Analysis and Conclusions
Priced where it is, the new GeForce GTX 650 Ti from NVIDIA should perform between the AMD Radeon HD 7770 1GB and the Radeon HD 7850 1GB; ideally we'd like to see the company releasing the NEW products to pushing the industry forward. That means pricing the part at a given performance level to really put the screws the competition. It just didn't happen here.
In my testing the GTX 650 Ti ran faster than the HD 7770 1GB by a decent amount but it was never able to keep up with the HD 7850 1GB variant even though it is priced just $20 more currently. With only a couple of exceptions where the NVIDIA card provided a better gaming experience (like in Battlefield 3 at Ultra settings), the HD 7850 1GB was the faster option.
Even compared to the GeForce GTX 560 1GB still on sale at etailers across the world, the GTX 650 Ti struggles to keep up, only able to tie in performance metrics in two of our six games. If you can find a GTX 560 on sale, and we assume you'll see more of them at lower prices after this release, and you don't mind the 90 watts of additional power draw, the Fermi-based card will be a great ~$150 option for mainstream gamers.
While Kepler does have some cool new features, our favorite is left out of the GTX 650 Ti – GPU Boost. In order to keep costs down, NVIDIA cut this feature from the GPU and board designs so all the GTX 650 Ti cards you see will be running at one nominal clock rate. While this isn't a deal killer, I am surprised that NVIDIA took one of their biggest technological advantages of the new GPU design and simply threw it out for this product.
The other big feature of the GTX 650 Ti is probably its power draw; it is the most efficient GPU in terms of performance per watt we have here. Using 90 watts LESS power than the GTX 560, you can clearly see the advantages of the Kepler architecture compared to Fermi. While impressive, the previous GTX 680 and GTX 670 cards used their power efficiency as secondary nods to potential purchasers while NVIDIA seems to be leaning on that feat alone to sell the GTX 650 Ti. At the end of the day though, I still think gamers, even those looking to make a $150 GPU purchase, are more concerned about performance than power.
Pricing and Availability
I have been mentioning price in all of our discussion above, but let's recap:
- NVIDIA GeForce GTX 650 Ti 1GB – $149
- NVIDIA GeForce GTX 560 1GB – $169
- AMD Radeon HD 7770 1GB – $119
- AMD Radeon HD 7850 1GB – $179
Compared to AMD's offerings, the GTX 650 Ti is $30 more than the HD 7770 and $30 less than the HD 7850 1GB. In my opinion that price should be weighted lower, closer to the $129 range, to be able to really justify its performance levels. Remember in my testing the GTX 650 Ti was closer to the HD 7770 than it was the HD 7850.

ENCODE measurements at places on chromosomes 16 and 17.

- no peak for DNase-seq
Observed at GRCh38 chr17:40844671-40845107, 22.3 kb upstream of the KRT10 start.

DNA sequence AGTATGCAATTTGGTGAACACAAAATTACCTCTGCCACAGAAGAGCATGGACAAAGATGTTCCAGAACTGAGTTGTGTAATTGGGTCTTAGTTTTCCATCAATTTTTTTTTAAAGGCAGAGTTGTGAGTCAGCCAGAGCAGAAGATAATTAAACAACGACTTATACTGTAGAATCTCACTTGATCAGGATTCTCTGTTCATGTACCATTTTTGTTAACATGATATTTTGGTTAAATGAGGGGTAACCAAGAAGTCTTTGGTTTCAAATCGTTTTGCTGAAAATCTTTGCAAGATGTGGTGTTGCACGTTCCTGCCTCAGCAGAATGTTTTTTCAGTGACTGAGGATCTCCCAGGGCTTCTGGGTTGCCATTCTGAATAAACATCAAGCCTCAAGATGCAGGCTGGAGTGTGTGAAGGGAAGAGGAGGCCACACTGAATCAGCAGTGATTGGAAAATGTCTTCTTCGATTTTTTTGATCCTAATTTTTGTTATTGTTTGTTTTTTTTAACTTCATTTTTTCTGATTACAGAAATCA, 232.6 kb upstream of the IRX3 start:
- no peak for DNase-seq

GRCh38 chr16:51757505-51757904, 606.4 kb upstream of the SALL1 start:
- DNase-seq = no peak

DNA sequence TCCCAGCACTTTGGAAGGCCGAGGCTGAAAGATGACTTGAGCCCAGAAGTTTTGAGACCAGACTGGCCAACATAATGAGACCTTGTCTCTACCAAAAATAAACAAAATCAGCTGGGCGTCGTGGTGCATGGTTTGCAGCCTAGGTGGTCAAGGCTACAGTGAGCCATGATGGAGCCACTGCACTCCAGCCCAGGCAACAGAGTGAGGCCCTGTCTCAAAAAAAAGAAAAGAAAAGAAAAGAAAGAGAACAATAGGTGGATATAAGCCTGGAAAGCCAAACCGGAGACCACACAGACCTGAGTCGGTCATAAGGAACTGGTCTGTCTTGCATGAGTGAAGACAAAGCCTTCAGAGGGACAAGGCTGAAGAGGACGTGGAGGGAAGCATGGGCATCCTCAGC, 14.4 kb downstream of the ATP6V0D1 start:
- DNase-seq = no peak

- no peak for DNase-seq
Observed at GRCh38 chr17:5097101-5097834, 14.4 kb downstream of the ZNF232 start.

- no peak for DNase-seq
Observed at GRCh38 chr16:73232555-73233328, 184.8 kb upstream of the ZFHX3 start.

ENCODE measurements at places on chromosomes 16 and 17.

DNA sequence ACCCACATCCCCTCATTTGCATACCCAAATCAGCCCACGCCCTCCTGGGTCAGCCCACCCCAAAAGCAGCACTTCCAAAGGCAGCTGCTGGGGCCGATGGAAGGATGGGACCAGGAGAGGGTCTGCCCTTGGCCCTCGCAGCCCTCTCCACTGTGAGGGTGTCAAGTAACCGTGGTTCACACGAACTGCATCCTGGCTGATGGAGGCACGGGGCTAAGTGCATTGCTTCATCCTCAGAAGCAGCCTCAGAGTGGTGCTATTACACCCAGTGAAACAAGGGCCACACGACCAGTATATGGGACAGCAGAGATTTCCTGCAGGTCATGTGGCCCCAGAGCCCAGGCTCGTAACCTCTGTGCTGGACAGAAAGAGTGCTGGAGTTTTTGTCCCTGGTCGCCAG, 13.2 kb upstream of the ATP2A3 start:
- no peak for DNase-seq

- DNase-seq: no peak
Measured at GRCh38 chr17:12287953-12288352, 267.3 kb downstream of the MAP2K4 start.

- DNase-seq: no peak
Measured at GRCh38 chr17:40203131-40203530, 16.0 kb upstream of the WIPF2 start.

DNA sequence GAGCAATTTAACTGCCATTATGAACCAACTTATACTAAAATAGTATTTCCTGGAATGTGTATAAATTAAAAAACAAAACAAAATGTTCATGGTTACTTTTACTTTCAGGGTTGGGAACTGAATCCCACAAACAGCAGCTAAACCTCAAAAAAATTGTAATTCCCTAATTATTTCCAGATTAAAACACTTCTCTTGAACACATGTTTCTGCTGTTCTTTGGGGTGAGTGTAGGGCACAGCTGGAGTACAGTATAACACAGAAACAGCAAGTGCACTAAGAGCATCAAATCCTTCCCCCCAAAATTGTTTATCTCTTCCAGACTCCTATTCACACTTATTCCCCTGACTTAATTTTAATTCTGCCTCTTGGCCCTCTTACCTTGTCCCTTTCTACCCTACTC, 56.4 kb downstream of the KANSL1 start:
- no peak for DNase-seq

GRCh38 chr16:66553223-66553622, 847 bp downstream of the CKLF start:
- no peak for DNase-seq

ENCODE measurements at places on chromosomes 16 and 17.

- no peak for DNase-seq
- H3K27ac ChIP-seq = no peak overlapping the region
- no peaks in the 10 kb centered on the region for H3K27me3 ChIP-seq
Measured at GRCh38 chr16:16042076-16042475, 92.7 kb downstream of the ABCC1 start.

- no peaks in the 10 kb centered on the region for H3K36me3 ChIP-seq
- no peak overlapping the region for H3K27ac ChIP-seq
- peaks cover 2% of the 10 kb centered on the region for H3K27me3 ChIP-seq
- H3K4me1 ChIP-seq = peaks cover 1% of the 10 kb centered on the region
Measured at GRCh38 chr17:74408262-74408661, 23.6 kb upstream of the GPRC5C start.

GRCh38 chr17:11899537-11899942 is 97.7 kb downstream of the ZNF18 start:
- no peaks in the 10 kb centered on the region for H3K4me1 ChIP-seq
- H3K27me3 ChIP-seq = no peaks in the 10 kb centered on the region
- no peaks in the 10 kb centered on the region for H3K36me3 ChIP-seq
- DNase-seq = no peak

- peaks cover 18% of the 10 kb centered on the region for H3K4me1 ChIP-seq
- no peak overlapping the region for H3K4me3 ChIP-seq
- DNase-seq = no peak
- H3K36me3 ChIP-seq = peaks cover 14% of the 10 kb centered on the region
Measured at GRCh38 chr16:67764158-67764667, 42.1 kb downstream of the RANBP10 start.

Of course, if you consider the fact that you can get a free copy of Assassins Creed 3 with the purchase of the GTX 650 Ti, many gamers are going to consider that a big advantage. AC3 will be a great game (if you haven't played any of them, they are very good) and getting $50 title free with the purchase of a $150 card, you are talking about a 33% bonus. Today, as a gamer that is interested in buying AC3 anyway, I would be persuaded by the game pack-in.
The problem with this tactic is that you and I both know this deal won't be around forever – and when its gone the GTX 650 Ti will be in the same place with the same performance and pricing concerns.
This is another tough one – these graphics card releases that are almost always easy to decipher and make recommendations around at the high end but become pretty cluttered in the sub-$200 markets as the crowds increase. The new GeForce GTX 650 Ti from NVIDIA struggles to find a comfortable place in our performance and pricing schemes at $149 between the HD 7770 and the HD 7850 1GB. Looking at only the cards themselves, the Radeon HD 7850 1GB at $179 makes a better a case for mainstream gaming selection than the GeForce GTX 650 Ti. Adding in the Assassins Creed 3 deal and you definitely perk up the appearance of the GTX 650 Ti without a doubt, but only if you find that title appealing.
If we do see prices drop upon release or in the next couple of days to something like $130, I would have no issues recommending the GTX 650 Ti. And let's not forget that overclocked GTX 650 Ti from EVGA sitting here – will pushing those clocks up change the performance picture? More soon!